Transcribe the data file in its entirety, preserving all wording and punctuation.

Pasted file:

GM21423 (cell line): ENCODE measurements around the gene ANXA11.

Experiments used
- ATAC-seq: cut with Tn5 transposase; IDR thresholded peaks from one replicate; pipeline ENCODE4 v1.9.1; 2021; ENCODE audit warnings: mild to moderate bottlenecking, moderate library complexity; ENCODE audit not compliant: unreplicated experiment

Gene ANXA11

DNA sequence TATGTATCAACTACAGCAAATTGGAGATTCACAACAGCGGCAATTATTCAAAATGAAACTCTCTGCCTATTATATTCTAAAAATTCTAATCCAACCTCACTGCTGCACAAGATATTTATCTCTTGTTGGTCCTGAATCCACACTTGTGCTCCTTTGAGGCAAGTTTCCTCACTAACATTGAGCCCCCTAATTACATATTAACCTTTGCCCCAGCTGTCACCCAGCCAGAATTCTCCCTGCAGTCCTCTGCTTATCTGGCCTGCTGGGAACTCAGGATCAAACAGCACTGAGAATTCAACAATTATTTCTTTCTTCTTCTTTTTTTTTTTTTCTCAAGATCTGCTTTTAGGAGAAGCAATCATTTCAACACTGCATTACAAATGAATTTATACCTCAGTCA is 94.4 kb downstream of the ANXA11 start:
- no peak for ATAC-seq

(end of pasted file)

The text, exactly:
GM21423 (cell line): ENCODE measurements around the gene ANXA11.

Experiments used
- ATAC-seq: cut with Tn5 transposase; IDR thresholded peaks from one replicate; pipeline ENCODE4 v1.9.1; 2021; ENCODE audit warnings: mild to moderate bottlenecking, moderate library complexity; ENCODE audit not compliant: unreplicated experiment

Gene ANXA11

DNA sequence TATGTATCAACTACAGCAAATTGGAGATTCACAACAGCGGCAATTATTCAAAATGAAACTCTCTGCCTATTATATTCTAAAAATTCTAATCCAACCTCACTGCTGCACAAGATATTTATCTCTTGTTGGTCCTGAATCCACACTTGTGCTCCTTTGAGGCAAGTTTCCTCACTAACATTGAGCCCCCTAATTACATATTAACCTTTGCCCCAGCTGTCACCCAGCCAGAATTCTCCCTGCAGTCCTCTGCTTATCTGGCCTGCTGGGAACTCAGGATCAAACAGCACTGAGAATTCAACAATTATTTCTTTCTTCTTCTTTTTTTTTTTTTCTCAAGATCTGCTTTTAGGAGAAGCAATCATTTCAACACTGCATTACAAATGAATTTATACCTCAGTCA is 94.4 kb downstream of the ANXA11 start:
- no peak for ATAC-seq